G. deV. Klein, 1991. "Rationale for Modern Basin Analysis Applied to Ore Deposits", Sedimentary and Diagenetic Mineral Deposits: A Basin Analysis Approach to Exploration, Eric R. Force, J. James Eidel, J. Barry Maynard
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Basin analysis in the current era represents the integrative relations between many fields of earth sciences, especially geophysics, geochemistry, sedimentology, stratigraphy, precise biostratigraphy for geological age determinations, and computer modelling. Thus the thematic goal of this field of research is to view sedimentary basins in a broader interdisciplinary context. The various subdisciplines of earth science today are undergoing major change and as a consequence, the traditional boundaries between subdisciplines in the earth sciences are breaking down; the solution to solving basin problems is a cross-disciplinary approach. Over the past decade, earth scientists have discovered that the problem agendas of the various subdisciplines such as sedimentology, geodynamics, geophysics, organic geochemistry, have been solved to a great extent. The solutions set the stage to address problems of a larger scale that required an integrated approach. These larger scale problems relevant to basin formation include the evolution of the earth, fluid movement, maturation, and long-term changes in sea level and climate, among many others.
Basin analysis integrates all relevant geological disciplines to solve problems within and adjacent to sedimentary basins (see Welte, 1989; Poelchau and Mann, 1989). Basin analysis evolved in the petroleum industry from work that provided regional syntheses of stratigraphy and sedimentation in terms of broad tectonic relations that could be mapped in the field or subsurface. Initially, oil companies focused on the stratigraphic relations within a target basin, the environments and facies of specific target pay zones, the biostratigraphy of the basin succession, and its tectonic framework. Subsequently, the field
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Major oil companies have been utilizing techniques of quantitative basin analysis in exploration for a decade or more. Ore-forming processes in stratiform, sediment-hosted ore deposits commonly involve sedimentary processes, diagenesis, basinal brines, and paleohydrology. Like the maturation and migration of hydrocarbons, their formation is an integral part of basin history. Consequently, applying comprehensive basin analysis to mineral exploration is a logical and helpful approach to understanding sediment- hosted ore deposits and predicting their occurrence, location, and origin.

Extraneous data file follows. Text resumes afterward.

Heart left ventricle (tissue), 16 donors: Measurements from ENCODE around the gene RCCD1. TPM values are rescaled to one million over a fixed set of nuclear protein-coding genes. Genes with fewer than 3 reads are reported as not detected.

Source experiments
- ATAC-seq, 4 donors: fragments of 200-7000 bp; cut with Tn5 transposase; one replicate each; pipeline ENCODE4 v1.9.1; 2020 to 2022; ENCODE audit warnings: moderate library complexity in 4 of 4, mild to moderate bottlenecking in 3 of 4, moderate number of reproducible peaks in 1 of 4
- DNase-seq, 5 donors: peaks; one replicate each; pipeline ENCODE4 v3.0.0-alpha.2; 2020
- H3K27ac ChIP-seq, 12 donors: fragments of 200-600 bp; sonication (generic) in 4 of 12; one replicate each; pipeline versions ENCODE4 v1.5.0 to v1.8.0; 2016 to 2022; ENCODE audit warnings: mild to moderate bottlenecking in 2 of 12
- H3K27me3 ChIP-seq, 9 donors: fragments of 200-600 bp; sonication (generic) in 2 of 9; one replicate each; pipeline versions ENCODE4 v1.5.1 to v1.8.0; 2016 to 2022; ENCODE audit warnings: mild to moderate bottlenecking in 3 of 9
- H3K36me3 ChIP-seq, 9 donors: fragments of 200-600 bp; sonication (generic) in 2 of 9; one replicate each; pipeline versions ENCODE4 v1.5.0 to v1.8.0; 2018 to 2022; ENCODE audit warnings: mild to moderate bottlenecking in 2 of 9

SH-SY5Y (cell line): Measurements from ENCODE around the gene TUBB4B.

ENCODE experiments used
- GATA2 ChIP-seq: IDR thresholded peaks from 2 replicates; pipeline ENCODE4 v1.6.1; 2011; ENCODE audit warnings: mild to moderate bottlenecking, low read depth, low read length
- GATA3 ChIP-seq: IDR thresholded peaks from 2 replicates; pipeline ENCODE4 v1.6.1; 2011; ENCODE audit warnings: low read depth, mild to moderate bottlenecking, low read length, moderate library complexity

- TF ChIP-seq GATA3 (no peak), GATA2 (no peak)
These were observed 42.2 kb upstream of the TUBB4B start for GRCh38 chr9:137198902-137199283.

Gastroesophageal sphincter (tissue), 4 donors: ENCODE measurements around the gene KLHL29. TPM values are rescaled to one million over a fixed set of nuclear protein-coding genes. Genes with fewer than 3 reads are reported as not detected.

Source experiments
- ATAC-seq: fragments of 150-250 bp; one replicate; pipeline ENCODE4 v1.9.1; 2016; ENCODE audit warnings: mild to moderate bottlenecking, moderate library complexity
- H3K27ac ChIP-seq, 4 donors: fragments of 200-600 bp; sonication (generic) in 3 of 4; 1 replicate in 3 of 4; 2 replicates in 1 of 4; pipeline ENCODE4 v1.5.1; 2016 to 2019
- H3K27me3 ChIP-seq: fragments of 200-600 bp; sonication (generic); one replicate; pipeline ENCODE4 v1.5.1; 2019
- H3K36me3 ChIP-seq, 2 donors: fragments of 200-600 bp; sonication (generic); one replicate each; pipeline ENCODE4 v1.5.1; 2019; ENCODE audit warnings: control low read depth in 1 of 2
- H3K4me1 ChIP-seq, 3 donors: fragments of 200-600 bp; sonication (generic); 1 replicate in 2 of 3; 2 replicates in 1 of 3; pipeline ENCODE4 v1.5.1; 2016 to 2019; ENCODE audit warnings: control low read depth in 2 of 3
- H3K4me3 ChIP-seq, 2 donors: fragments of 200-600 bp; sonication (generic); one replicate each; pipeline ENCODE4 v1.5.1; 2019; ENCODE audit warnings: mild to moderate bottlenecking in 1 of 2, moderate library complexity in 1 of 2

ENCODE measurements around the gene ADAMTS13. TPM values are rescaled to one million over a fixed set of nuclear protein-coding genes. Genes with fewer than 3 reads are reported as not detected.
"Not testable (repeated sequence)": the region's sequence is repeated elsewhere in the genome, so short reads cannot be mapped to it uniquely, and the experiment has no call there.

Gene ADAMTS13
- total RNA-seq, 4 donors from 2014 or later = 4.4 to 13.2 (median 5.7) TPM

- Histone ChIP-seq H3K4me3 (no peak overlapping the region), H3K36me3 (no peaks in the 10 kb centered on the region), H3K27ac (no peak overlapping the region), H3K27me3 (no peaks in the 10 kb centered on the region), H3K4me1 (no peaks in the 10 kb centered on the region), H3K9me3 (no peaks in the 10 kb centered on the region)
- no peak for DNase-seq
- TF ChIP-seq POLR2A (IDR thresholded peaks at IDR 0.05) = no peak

When the Society of Economic Geologists' Short Course Committee contacted the writer in 1985 to develop a short course on sedimentary processes of ore formation, ft seemed to me that such a course would provide an excellent opportunity to introduce the concept of comprehensive basin analysis as an exploration tool for sediment-hosted mineral deposits. As Sawkins pointed out (1990, p. 333), “Meaningful exploration in extensional tectonic paleo-environments will increasingly require the integration of surface, subsurface, and geophysical data, and enlightened programs of basin analysis similar to those practiced by the petroleum industry will be increasingly needed.”
Sediment-hosted ore deposits include sedimentary gold and other heavy mineral accumulations; evaporites; syngenetic to late diagenetic base metal and barite deposits in clastic and carbonate rocks, including epiclastic volcanic rocks; banded iron formations; Clinton-minette-type iron and manganese ores; unconformity-related and sandstonetype uranium deposits; and Mississippi Valley-type leadzinc deposits. Some sediment -hosted ore deposits were formed at various stages of basin history and are multistage. This short course focuses on (1) the types of basins in which major sediment - hosted ore deposits occur, and (2) the controls of basin types on ore-hosting sedimentary environments and ore-forming processes.
The precise role of sedimentary processes in the formation of ore deposits has been debated by geologists around the world; this debate has affected the manner and success of exploration program s . Skinner (1979, 1987) traced the origins of the polarization of thought on the genesis of ore deposits to Agricola, who expounded on lateral secretion and precipitation of metals from circulating ground waters, and to Descartes, who perceived the earth as an outgassing star and believed that metals were not derived from host rocks. The neptunist theories of Werner (1750-1817) may have evolved from Agricola and the plutonist theories of Hutton (1726-1797) from Descartes. L. C. Graton, whom the Graton-Sales volume Ore Deposits in the United States 1933-1967